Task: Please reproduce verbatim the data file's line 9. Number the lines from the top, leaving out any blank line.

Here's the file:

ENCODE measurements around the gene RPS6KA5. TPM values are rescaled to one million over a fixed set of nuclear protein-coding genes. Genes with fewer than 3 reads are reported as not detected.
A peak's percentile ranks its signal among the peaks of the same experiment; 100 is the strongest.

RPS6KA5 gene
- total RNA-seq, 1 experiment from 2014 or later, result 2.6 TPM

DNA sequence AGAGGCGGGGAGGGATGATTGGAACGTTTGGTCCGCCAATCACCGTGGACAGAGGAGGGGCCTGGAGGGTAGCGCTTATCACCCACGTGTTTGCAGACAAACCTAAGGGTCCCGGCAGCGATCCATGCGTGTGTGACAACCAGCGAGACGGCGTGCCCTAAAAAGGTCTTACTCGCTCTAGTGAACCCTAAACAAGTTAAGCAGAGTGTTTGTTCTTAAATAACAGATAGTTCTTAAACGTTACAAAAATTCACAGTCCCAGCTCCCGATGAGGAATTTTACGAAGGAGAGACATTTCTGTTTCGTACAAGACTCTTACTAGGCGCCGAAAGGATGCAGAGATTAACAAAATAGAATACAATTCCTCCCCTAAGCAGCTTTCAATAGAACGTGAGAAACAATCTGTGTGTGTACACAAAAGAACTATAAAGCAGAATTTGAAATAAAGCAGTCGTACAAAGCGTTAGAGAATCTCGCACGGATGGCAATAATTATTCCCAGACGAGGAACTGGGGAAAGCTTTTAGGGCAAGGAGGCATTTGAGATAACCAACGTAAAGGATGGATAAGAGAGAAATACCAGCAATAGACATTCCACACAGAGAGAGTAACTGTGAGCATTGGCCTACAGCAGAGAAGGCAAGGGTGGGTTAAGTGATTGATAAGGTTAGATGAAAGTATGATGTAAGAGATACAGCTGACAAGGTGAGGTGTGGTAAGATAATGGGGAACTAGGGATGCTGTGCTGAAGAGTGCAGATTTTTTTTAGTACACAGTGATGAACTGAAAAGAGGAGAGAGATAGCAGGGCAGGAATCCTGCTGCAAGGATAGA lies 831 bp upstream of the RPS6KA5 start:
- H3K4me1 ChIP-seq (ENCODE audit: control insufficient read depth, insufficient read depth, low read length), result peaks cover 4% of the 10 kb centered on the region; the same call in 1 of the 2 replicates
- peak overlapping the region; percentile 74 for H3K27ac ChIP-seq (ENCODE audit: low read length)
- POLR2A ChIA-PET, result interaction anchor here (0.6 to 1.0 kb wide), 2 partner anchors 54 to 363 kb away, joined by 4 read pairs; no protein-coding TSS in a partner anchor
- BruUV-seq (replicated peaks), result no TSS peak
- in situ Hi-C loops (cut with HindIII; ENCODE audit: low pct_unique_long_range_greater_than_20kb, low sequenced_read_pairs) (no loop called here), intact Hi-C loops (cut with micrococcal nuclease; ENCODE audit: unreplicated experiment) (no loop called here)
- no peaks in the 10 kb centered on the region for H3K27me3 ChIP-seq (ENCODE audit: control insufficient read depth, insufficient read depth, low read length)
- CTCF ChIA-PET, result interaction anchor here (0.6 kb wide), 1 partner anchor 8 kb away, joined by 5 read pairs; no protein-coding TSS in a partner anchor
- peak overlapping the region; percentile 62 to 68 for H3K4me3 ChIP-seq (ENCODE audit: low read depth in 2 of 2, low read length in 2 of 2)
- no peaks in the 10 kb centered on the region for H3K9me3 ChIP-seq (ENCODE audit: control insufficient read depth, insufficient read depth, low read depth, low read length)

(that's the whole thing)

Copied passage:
- BruUV-seq (replicated peaks), result no TSS peak